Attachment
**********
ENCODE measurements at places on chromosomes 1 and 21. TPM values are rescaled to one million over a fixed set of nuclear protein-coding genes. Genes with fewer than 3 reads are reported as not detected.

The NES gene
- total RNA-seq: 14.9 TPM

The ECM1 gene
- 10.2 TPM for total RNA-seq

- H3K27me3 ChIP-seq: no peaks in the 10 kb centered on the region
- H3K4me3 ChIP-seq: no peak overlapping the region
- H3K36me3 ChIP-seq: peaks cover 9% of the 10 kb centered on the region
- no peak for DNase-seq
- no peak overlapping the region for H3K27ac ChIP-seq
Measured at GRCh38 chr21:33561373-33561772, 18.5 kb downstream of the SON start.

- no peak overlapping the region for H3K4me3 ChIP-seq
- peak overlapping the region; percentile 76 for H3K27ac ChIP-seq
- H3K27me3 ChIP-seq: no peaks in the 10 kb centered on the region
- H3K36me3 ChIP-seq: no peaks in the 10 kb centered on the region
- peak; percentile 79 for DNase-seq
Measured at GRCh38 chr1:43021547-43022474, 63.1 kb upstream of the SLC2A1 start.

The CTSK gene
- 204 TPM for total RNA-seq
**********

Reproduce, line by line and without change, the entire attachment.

ENCODE measurements at places on chromosomes 1 and 21. TPM values are rescaled to one million over a fixed set of nuclear protein-coding genes. Genes with fewer than 3 reads are reported as not detected.

The NES gene
- total RNA-seq: 14.9 TPM

The ECM1 gene
- 10.2 TPM for total RNA-seq

- H3K27me3 ChIP-seq: no peaks in the 10 kb centered on the region
- H3K4me3 ChIP-seq: no peak overlapping the region
- H3K36me3 ChIP-seq: peaks cover 9% of the 10 kb centered on the region
- no peak for DNase-seq
- no peak overlapping the region for H3K27ac ChIP-seq
Measured at GRCh38 chr21:33561373-33561772, 18.5 kb downstream of the SON start.

- no peak overlapping the region for H3K4me3 ChIP-seq
- peak overlapping the region; percentile 76 for H3K27ac ChIP-seq
- H3K27me3 ChIP-seq: no peaks in the 10 kb centered on the region
- H3K36me3 ChIP-seq: no peaks in the 10 kb centered on the region
- peak; percentile 79 for DNase-seq
Measured at GRCh38 chr1:43021547-43022474, 63.1 kb upstream of the SLC2A1 start.

The CTSK gene
- 204 TPM for total RNA-seq